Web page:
In the case of all graffiti, the surfaces they are placed in are not originally meant to receive them, and thus are turned by graffitists into surfaces for self-expression. Therefore, questions pertaining to the placement and presentation of graffiti are complex and controversial. The issue of whether graffiti are illegal or legal comes into question. The line demarcating the two is vague and is determined by various factors. In a technical definition of graffiti under the law, majority of its forms are illegal. Graffiti always have the negative connotation of vandalism which acquires a symbolic dimension, ‘for the appropriation of a public wall’s surface is a synecdoche for the reappropriation of the city, manifesting the presence of the people with oppositional consciousness’ ( Plesch 175 ). This aspect is celebrated by most of the graffitists. On the other hand, some graffiti artists have moved away from the negative connotations associated with vandalism. Putting their art on canvasses or legally commissioned walls give them more legitimacy and helps them to gain respect in the art world. Today, graffitists who are more interested in creating art that is generally aesthetically pleasing and generating revenue, and graffitists who are interested in mass communication of ideas to people, coexist. The latter use the medium effectively as an alternative channel of dialogue and human creative release.
Graffiti in the global level has engendered a natural heir by the name street art. ‘It is rooted in the creativity of the dislocated and alienated urban communities of America in the second half of twentieth century. The movement is inspiring people in similar circumstances in a world increasingly urbanised, and divided by a growing gulf between the rich and the poor’ (Cedar 9). The communities which feel ruled over, with amazing creative potential and deep need to express themselves, own the walls that surround them. Street art is evolving and flourishing with its anti-authoritarian, irreverent, irresponsible, and ironic voice of the powerless and the have-nots. Street art, today, has artists of international renown such as Banksy, who go a long way with the autonomous subculture which is not for sale, free of directions from any force of society or government, and free from the dictates of the market. It is all about artists taking control over their lives to own the walls surrounding them. The trend is spreading to almost all countries with the growing impact of globalisation. India too is catching up the street art of stylistically evolved designs. A few metropolitan cities in Kerala such Kochi bears the imprints of street art.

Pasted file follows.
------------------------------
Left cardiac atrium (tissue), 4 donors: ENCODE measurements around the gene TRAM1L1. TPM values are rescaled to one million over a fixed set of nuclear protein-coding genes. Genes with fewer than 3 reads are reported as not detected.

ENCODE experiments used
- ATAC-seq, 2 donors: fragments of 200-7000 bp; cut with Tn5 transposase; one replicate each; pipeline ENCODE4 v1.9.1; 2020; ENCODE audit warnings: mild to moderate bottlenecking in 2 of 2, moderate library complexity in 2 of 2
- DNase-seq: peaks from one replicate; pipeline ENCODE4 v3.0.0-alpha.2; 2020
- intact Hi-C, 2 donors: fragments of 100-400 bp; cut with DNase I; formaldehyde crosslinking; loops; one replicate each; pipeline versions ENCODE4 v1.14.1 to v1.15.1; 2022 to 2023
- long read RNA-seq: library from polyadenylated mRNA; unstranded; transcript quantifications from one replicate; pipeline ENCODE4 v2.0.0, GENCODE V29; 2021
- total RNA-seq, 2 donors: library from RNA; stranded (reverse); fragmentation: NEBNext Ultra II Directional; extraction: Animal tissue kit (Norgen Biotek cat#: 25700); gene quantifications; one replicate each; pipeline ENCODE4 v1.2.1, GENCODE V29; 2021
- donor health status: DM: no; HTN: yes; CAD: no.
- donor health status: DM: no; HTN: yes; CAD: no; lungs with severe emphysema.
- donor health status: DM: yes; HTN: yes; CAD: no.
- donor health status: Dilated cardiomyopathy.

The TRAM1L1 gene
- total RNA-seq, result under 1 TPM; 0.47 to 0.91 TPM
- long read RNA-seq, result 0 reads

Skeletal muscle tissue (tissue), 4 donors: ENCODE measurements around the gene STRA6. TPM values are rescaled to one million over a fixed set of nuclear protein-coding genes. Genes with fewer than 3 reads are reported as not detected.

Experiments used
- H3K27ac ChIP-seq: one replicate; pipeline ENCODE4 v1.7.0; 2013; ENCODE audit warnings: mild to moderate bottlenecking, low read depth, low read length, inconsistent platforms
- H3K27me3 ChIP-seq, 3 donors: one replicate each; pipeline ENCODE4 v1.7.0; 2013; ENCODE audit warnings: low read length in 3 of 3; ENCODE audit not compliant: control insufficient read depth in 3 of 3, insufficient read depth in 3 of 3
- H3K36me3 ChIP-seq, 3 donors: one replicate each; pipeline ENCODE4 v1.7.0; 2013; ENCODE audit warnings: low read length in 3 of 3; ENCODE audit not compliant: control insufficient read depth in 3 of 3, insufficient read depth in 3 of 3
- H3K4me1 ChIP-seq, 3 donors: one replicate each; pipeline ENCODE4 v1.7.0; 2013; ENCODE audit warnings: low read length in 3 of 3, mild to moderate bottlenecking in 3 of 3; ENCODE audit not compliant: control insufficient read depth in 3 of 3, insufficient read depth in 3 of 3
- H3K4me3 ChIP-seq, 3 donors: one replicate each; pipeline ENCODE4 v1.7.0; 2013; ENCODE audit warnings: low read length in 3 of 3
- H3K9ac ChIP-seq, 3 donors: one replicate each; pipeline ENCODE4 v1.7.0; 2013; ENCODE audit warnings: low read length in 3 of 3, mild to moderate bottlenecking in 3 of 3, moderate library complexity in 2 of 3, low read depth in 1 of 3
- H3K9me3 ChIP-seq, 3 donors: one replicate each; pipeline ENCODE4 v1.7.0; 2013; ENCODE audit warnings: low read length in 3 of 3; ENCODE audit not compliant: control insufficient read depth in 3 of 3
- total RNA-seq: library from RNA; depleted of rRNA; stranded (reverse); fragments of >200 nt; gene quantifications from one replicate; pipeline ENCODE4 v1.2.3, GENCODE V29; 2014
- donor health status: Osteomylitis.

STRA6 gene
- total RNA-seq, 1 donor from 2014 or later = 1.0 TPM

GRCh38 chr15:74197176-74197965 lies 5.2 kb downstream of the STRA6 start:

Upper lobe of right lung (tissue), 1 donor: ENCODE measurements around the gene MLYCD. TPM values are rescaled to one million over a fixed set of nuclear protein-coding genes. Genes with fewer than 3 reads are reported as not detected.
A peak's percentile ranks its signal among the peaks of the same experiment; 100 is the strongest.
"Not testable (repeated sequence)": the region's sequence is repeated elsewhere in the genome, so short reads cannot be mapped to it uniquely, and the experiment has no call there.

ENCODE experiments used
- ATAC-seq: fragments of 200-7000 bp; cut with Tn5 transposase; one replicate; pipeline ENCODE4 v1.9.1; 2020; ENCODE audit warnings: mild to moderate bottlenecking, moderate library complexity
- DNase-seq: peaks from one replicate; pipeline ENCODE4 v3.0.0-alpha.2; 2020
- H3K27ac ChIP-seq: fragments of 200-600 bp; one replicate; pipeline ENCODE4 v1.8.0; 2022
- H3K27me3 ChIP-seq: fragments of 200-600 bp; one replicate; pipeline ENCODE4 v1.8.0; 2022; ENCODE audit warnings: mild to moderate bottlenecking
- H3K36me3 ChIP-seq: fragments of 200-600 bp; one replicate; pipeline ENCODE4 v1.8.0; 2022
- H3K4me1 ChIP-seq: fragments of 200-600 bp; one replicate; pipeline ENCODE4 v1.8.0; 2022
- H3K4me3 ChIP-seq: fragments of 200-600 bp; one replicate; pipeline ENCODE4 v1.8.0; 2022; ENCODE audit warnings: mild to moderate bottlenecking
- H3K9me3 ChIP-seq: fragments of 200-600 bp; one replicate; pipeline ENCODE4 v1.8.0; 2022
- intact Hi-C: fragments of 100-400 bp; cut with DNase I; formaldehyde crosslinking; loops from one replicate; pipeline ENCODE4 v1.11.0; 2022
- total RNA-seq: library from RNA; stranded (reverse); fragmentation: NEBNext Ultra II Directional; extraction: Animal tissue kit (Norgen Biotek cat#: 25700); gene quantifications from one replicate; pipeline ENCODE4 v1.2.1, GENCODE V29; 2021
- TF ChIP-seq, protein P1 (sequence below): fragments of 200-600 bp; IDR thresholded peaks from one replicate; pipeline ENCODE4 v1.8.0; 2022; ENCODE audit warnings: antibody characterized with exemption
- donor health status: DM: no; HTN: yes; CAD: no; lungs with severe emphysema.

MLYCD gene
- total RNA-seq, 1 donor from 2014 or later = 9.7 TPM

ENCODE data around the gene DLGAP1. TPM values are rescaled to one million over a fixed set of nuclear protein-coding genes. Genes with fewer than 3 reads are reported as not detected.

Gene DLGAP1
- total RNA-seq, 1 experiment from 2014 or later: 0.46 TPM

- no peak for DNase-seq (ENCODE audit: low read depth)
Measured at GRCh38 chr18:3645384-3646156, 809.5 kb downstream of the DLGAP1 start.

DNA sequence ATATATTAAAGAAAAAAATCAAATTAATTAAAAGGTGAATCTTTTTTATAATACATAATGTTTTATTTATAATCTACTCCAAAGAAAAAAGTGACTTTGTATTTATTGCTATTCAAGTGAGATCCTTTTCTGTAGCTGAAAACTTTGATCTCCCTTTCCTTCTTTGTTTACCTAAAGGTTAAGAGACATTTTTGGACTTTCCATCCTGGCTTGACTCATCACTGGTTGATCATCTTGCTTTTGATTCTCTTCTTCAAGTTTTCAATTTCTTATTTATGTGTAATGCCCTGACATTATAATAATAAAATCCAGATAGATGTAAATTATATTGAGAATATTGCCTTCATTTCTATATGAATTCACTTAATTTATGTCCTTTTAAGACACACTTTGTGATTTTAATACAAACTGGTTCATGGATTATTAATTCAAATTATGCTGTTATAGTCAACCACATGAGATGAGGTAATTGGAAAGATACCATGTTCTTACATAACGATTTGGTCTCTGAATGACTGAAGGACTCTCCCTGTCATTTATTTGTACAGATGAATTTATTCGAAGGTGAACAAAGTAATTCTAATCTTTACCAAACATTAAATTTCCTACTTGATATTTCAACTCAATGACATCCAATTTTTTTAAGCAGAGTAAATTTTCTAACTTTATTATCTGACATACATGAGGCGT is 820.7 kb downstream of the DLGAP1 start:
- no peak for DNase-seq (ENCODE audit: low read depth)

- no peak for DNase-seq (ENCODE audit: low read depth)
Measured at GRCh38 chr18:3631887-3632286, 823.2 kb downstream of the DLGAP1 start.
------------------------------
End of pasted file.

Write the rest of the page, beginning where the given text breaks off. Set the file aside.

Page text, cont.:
The prominence of graffiti has faded considerably with the advent of cyberspace, and flexes. Cyberspaces like Blogs and social networking websites like Facebook and Twitter, are considered the digital reincarnations of graffiti. Social networking sites provide virtual walls for individuals to mark their opinions and rebellion, with or without revealing one’s identity. But, the disadvantage of cyberspace, as against public walls, is that online anonymity is prone to exposure, and internet persona can be easily traced by authoritative forces. Also, they do not involve the machismo attached to risk and adventure in marking an individual’s belligerence and resistance on public walls. Therefore, graffiti shall continue to be a means of dialogue for the disenfranchised, and shall flourish as the circumstance demands.
Little attention is paid and almost no research is carried on with regards the scribbles and drawings that constitute the narrative of the lives of the marginalised and ‘others’ of the mainstream culture. Nevertheless, our public spaces are peppered with personal reflections representing the minutiae of such lives. With the advent of virtual memory, these minutiae could be captured and stored for good so as to facilitate researches into the uncensored responses of human beings that constitute a parallel collective memory.
The walls on which graffiti are inscribed are much like a palimpsest. Time, weather, and regulatory and authoritative forces efface them for another individual’s turn to mark his personal reflections. Graffiti seems to be the most transient mode of life writing, which needs to be photographed to be recorded for good. Whatsoever, they appear frequently on newly painted and blank walls, commenting on the life around.
Chandran, Civic. Telephonic interview. 6 pm. 26-5-2012.
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Venu, K. Telephonic interview. 5.30 pm. 26-5-2012.
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PHILIP JOSE. Is M.Phil student at the Sanskrit University, Kalady.
E.A. IBRAHIM. Has just completed his graduation in English Literature from Maharaja’s College, Ernakulam.